odd-lot thoughts

Tuesday, February 14, 2006

Study: Training Executives Believe Interpersonal Effectiveness Training Works

Now this is getting scary! From Chief Learning Officer

A research study released reveals business trends in Interpersonal Effectiveness Training (IET). Interpersonal effectiveness is the ability to create productive interactions and maintain positive working relationships. The study of corporate training executives confirms their belief that IET is effective. Most researched companies integrate IET into a broader program such as leadership development and use Social Style, Myers-Briggs or DiSC as a tool for IET training.

Are we that starved for metrics that we need to put up bogus numbers like these?
  • 73 percent of training professionals believe Interpersonal Effectiveness Training works.
  • More than 94 percent confirm the importance of interpersonal skills in building and maintaining co-worker relationships, communicating effectively, managing conflict and retaining valued employees.
Emphasis mine. What about the numbers that show this stuff actually works?

Sorry, I just don't buy it.

Thursday, February 09, 2006

Why train if there's no purpose?

I just read this in the latest Training Directors Forum e-net, and it just made me want to smack someone. This is a subscription newsletter (but it's free) so I'm quoting the entry here:


"After seven years, 99 percent of workers have been trained with mandatory and beginning computer classes," a reader says. However, the reader also teaches intermediate and advanced computer classes, and most employees are not taking these classes — for the following reasons:

  • They do not feel they will need or use the features covered in the courses.
  • It is hard for trainees to find time to attend classes.
  • Trainees' bosses say that they do not need to take the classes.

The reader says classes are free of charge, so money is not a factor. Can others help with ideas regarding:

  • How to generate interest in intermediate and advanced computer classes?
  • How long should the classes be (one hour, two ... )?
  • Typical saturation points for such courses?

Come on, folks. Get real! If a) they have no time and b) they don't need it, why is someone trying to get people to want this?

This is a symptom of the typical competency-driven approach. Somebody decided that employees needed to have a certain skill level, and they're gonna make them train and train, until they get it, or they get the checkmark that says they got it.

If employees don't think they need it, they obviously don't. Believe me, they'll tell you want they need.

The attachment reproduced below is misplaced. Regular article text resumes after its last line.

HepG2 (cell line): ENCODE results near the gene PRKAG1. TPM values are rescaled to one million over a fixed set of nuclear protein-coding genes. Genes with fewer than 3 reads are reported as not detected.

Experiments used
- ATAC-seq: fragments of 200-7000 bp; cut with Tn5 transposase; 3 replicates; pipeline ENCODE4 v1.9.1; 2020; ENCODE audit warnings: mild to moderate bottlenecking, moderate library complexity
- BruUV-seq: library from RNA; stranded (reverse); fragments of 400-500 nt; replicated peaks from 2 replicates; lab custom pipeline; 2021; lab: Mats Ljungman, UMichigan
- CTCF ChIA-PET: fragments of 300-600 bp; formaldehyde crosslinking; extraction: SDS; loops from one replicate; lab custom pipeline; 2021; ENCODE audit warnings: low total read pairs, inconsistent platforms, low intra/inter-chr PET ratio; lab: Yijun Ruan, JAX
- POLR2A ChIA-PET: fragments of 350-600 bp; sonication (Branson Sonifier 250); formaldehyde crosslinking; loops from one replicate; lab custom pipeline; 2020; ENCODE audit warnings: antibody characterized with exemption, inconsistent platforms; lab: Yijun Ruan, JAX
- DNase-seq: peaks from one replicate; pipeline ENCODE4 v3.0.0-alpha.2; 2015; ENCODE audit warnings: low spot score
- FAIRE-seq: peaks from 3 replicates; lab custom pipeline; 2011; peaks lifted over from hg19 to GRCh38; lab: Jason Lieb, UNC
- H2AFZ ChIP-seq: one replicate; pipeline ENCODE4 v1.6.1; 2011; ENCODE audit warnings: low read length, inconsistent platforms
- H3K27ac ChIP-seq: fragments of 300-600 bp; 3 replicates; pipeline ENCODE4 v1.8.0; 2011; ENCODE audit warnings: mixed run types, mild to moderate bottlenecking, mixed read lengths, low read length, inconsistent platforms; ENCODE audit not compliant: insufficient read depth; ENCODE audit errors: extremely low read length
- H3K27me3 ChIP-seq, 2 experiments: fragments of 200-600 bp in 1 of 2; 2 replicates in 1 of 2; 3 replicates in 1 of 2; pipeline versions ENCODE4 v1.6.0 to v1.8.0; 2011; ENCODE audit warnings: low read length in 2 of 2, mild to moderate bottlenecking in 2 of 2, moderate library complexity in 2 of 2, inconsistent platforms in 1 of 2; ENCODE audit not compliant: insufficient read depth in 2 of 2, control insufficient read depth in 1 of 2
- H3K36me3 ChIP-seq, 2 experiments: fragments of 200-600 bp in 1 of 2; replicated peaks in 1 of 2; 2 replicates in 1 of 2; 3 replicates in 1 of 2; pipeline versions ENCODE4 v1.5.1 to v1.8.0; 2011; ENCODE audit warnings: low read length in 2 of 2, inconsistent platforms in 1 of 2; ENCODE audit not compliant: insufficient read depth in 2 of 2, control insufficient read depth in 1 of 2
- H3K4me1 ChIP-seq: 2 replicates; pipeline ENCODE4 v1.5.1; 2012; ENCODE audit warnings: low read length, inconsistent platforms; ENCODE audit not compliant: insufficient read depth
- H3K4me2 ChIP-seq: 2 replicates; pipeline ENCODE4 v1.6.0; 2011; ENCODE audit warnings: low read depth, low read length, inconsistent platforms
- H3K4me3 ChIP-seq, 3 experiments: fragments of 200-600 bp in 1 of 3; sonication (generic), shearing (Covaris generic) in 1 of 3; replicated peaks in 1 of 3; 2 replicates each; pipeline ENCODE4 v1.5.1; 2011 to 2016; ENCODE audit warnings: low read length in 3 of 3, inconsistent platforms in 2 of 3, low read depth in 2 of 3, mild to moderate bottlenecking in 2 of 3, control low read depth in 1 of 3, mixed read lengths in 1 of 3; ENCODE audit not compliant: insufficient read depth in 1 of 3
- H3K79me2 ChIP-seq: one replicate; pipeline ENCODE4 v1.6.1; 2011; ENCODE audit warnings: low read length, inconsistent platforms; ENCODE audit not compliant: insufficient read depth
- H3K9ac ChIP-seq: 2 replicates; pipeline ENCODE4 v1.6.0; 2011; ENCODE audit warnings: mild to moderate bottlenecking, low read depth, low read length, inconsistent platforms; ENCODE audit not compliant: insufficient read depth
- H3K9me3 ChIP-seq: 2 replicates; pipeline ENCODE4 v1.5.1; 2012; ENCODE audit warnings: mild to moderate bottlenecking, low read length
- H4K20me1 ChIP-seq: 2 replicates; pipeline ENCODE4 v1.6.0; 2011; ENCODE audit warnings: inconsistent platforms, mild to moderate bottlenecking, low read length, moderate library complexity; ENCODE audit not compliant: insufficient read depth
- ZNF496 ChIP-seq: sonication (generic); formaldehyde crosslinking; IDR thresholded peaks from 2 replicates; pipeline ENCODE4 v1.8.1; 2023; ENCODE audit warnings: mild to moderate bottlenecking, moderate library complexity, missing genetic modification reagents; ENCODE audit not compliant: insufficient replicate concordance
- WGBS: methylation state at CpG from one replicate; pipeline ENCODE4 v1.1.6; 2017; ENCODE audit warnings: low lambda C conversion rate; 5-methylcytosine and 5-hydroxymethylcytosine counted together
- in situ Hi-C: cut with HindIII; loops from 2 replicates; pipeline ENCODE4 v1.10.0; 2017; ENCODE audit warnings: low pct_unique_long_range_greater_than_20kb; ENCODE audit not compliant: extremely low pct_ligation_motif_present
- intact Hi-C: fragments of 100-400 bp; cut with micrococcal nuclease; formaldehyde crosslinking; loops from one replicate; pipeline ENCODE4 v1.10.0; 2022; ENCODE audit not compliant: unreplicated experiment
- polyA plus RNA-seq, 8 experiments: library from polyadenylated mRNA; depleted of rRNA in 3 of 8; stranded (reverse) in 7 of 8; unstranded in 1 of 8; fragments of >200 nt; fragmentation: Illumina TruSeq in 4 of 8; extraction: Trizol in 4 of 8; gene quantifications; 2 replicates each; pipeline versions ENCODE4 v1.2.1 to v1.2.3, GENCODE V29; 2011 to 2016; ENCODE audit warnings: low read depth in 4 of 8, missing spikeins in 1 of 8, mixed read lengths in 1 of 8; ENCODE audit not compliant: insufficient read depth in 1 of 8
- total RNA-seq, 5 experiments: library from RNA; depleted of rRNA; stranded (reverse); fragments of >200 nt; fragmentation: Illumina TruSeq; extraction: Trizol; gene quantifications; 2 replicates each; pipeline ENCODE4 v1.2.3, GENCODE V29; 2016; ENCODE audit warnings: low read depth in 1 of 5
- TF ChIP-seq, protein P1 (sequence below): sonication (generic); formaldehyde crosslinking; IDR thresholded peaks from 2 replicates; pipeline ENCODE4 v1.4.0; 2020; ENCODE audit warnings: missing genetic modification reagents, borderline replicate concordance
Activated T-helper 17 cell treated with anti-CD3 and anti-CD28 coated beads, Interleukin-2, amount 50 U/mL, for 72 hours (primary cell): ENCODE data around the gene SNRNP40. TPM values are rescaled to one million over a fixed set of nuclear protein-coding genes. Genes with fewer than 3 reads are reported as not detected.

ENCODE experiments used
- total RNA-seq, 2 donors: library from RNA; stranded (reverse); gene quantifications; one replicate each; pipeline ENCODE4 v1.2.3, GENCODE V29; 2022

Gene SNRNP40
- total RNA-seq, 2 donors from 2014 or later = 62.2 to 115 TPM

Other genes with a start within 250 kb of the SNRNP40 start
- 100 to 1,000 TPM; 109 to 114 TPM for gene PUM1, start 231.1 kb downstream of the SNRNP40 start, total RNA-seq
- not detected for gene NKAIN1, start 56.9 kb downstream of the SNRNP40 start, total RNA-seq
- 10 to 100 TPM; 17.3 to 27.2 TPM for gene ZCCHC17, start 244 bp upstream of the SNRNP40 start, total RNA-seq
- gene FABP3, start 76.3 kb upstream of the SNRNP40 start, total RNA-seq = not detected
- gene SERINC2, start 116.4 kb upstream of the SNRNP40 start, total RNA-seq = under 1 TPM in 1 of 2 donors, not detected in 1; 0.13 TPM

And there's plenty more things they do need that they're not getting to worry about unneeded stuff like this.

This is also a symptom of some poor schnook trying to justify a job as a trainer, instead of focusing on the larger goal of helping people do their jobs more efficiently and effectively.

I don't entirely blame the person who wrote this plea -- the system is broken. Time for organizations to get a clue.

Wednesday, December 28, 2005

Keeping an Opinmind

I recently ran across an interesting new blog search engine, called Opinmind ("opin" as in "opinion"). This is a site that gathers opinions from blogs, and sorts them into pros and cons. They include a "sentimeter" to gauge the overall reaction.

I thought I'd check out some terms used in the instructional design field and see how they did. This is a new search engine, so the results vary widely and wildly. But it was fun to check out.
Terms not found:
  • web-based training
  • informal learning
  • connectivism
  • performance support (sigh)
  • workflow learning

If you're blogging, you can submit your site at the bottom of any search results page.

Let's get to work, people!

Monday, August 29, 2005

Be careful out there -- a blogger gets sued.

There's some controversy swirling around the blog world the last few days. Apparently, a blogger is being sued over comments someone left on one of his blogs. Amy Gahran's post on this subject is one of the most comprehensive I've found. This issue is understandably making a lot of bloggers nervous and concerned, and has sparked a lot of conversations about liability, libel, and free speech. Some bloggers are seriously considering turning off the comment function in their blogs.

We bloggers do have to be concerned and aware of this problem, but turning off comments in an effort to play it safe would be a mistake. Here's why.

  • Comments on blogs are one of the ways we hear what others want to say to us. Yes, we'll also hear from a few wackos, spammers, and other internet creatures of the night. But those problems can be mitigated and they do not outweigh the value gained.

  • We can't play it safe, anyway. There's just no way of knowing who will be offended by something and no way of completely bullet-proofing your blog. Even staying silent has its risks, as the Kryptonite lock company discovered.